On Friday October the 14th, Lord Peter Hain, the well know former politician and human rights campaigner paid a visit to Treorchy Comprehensive along with Show Racism the Red Card Wales to talk about the roots of apartheid and their relevance to our society today.
Lord Hain recounted his upbringing in South Africa during apartheid and talked about the challenges his parents faced opposing of the racist state, which eventually led to them fleeing the country and coming to Britain.
He also discussed the importance of taking action and speaking out along with the activism he undertook against the South African government from his younger years growing up in the UK and finished by discussing his meeting with Nelson Mandela who he described as “down to earth and someone who always made time for the people around him.”
Noam Devey, Education Officer at Show Racism the Red Card said: “It was fascinating to hear the stories of life in Apartheid South Africa and how people challenged the racist regime.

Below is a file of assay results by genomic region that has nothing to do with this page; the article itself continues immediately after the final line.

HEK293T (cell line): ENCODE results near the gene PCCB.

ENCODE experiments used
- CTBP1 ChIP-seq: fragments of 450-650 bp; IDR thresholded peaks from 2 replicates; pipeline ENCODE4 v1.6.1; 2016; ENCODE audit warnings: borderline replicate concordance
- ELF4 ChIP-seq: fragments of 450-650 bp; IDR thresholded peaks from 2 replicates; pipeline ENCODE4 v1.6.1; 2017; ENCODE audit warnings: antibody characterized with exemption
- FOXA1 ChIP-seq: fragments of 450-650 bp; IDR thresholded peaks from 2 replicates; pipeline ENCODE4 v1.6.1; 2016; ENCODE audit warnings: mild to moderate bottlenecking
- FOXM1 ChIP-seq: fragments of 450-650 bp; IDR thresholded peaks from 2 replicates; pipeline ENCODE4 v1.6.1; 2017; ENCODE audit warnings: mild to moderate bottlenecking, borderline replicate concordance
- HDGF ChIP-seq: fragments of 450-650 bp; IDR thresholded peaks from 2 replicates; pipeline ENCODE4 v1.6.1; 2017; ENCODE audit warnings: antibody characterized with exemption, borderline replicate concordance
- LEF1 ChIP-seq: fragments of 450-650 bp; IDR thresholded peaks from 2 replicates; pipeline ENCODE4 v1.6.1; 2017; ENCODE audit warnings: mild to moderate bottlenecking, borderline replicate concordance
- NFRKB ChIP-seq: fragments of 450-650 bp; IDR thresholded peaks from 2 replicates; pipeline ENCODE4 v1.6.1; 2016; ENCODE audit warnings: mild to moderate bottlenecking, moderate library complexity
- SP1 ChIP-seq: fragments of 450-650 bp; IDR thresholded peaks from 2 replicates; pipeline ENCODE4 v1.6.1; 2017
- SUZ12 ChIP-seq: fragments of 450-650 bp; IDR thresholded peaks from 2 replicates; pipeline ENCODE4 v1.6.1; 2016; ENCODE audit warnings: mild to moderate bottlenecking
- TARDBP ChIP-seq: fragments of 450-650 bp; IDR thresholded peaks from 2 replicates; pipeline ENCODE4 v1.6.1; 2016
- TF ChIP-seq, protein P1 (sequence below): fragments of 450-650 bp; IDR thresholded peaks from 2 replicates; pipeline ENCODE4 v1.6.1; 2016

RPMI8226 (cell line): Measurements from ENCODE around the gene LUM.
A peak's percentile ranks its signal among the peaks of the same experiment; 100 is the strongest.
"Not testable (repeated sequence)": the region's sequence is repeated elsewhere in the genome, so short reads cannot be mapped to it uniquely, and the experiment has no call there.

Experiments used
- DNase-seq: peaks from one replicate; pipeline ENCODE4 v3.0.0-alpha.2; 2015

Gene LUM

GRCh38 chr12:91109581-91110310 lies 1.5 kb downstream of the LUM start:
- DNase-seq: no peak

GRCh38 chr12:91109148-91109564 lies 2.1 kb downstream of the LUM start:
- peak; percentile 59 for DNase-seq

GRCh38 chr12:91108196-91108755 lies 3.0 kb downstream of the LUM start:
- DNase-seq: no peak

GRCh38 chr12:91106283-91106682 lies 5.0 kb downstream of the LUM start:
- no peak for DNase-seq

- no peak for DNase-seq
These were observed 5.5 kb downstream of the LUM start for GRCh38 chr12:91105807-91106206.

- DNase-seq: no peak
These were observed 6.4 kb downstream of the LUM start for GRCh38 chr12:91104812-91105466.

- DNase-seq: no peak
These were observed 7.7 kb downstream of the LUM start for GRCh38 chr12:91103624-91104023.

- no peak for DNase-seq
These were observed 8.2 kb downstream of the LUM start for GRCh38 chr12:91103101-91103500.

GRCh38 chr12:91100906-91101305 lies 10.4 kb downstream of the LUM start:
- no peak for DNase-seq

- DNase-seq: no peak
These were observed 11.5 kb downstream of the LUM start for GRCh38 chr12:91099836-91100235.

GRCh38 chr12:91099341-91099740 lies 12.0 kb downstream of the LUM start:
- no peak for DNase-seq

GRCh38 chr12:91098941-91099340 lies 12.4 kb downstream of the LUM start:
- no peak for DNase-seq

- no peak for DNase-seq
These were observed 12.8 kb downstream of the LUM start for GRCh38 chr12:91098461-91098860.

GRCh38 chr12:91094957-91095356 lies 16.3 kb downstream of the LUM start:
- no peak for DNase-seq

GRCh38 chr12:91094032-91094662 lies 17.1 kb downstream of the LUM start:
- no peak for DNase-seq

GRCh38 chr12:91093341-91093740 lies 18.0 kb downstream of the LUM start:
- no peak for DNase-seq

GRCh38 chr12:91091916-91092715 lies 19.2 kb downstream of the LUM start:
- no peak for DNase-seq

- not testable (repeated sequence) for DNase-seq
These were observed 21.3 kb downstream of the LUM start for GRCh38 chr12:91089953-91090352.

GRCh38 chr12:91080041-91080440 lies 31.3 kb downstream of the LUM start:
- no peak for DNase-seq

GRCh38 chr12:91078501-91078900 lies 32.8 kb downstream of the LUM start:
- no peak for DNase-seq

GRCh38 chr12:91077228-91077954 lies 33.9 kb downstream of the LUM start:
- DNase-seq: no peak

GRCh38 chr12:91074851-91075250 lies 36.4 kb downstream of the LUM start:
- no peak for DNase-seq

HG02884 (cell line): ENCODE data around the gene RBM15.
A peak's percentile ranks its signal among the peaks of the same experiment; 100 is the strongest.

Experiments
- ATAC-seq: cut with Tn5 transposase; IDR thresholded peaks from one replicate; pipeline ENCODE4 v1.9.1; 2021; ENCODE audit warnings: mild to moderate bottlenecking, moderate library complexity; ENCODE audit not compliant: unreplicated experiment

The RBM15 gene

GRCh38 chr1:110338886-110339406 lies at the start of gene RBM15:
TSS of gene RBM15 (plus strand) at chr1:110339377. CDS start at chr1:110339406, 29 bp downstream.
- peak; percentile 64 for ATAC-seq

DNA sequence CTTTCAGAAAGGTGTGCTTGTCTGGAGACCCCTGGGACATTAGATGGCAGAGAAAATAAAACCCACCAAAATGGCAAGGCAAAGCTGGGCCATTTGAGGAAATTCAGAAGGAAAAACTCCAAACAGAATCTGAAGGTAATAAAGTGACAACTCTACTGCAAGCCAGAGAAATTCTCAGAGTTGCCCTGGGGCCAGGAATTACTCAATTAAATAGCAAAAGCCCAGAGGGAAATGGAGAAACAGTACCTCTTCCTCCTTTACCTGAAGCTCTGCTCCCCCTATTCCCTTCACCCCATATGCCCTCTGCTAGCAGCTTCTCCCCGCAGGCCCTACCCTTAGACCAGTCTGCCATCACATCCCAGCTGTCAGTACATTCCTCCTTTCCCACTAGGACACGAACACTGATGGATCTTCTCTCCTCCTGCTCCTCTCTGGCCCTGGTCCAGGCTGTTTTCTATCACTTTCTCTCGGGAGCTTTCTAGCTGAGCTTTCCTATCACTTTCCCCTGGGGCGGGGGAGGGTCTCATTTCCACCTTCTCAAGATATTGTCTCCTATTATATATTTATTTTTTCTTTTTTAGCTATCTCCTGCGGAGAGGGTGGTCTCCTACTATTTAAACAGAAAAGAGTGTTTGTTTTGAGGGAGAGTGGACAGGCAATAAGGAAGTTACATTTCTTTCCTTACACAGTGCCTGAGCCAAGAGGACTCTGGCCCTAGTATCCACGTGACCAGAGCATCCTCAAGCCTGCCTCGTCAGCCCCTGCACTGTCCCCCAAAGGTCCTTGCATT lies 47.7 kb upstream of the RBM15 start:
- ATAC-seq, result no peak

“It was also a timely reminder that it is also important to tackle racism in our society, and we know from our recent schools report that a shocking number of children and teachers have encountered racism. The reason we run workshops like these is to make sure that we not only challenge racism, but also help the children learn about the mechanisms they can use and access to prevent it.”
The workshop with 6th form pupils studying history at the school went on to relate the racism experienced in South Africa with the current context was set up thanks to grant funding from Hub Cymru Africa, who are supported by the Welsh Government.
One of the pupils who attended the session said: “It was amazing to hear the personal stories of someone who had lived in South Africa during the period of apartheid. I also enjoyed hearing about Lord Peter Hain’s meetings with Nelson Mandela.”
Annabel Cooper, Head of History at Treorchy Comprehensive said: “It was an invaluable experience for the pupils who have been learning all about the history of the time of apartheid in South Africa, having someone who was actively involved with the process and who has first-hand knowledge and experience helped really expand upon and bring to life the reality of this terrible time in South African history.”